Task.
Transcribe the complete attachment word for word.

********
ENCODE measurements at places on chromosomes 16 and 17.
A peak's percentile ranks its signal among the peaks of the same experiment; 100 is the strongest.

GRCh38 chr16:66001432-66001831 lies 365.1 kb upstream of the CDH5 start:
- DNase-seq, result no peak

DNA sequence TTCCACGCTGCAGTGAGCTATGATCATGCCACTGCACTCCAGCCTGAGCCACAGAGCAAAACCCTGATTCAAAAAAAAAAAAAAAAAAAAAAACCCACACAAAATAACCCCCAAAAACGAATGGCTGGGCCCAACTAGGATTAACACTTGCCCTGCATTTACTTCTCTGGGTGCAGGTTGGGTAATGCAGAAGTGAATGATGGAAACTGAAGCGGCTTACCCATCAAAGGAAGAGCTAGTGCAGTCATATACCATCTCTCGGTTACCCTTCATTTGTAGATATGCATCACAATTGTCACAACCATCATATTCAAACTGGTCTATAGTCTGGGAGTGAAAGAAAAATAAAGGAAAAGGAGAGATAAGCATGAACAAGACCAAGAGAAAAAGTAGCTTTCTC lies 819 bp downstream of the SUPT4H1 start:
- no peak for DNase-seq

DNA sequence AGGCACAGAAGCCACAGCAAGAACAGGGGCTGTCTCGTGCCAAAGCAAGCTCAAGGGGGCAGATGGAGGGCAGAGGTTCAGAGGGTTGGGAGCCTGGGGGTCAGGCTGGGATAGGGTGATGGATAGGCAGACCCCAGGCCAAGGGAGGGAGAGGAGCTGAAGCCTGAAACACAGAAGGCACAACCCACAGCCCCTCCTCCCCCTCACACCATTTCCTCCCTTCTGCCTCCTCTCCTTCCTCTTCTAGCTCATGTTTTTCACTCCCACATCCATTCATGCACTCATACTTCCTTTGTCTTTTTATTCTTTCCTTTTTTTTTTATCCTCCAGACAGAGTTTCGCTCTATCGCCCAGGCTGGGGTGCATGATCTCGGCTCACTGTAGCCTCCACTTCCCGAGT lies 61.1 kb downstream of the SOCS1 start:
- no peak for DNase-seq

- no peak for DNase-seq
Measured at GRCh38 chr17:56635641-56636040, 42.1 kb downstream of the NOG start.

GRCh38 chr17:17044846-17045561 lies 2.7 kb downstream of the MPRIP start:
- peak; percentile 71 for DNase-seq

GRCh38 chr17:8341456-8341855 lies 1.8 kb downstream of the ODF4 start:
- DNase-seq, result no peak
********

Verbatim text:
ENCODE measurements at places on chromosomes 16 and 17.
A peak's percentile ranks its signal among the peaks of the same experiment; 100 is the strongest.

GRCh38 chr16:66001432-66001831 lies 365.1 kb upstream of the CDH5 start:
- DNase-seq, result no peak

DNA sequence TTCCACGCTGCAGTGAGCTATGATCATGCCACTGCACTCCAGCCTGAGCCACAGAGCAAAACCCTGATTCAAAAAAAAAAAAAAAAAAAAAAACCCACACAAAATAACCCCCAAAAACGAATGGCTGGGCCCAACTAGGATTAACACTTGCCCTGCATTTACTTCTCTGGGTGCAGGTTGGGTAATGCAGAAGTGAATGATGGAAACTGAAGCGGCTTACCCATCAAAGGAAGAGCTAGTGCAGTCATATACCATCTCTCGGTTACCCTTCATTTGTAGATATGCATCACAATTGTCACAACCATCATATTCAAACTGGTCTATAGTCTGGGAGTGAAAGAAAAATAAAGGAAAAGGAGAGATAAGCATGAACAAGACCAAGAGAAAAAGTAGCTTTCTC lies 819 bp downstream of the SUPT4H1 start:
- no peak for DNase-seq

DNA sequence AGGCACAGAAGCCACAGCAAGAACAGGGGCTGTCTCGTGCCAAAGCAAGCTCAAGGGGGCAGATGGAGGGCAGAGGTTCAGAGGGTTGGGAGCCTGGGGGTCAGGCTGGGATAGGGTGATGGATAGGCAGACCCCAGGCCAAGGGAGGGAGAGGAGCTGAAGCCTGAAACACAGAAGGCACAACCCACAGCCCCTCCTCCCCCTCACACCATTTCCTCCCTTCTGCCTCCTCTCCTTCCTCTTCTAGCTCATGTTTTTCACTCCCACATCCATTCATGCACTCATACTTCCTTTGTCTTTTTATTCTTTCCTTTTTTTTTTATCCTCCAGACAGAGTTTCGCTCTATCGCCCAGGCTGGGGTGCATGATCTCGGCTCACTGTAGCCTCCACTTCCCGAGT lies 61.1 kb downstream of the SOCS1 start:
- no peak for DNase-seq

- no peak for DNase-seq
Measured at GRCh38 chr17:56635641-56636040, 42.1 kb downstream of the NOG start.

GRCh38 chr17:17044846-17045561 lies 2.7 kb downstream of the MPRIP start:
- peak; percentile 71 for DNase-seq

GRCh38 chr17:8341456-8341855 lies 1.8 kb downstream of the ODF4 start:
- DNase-seq, result no peak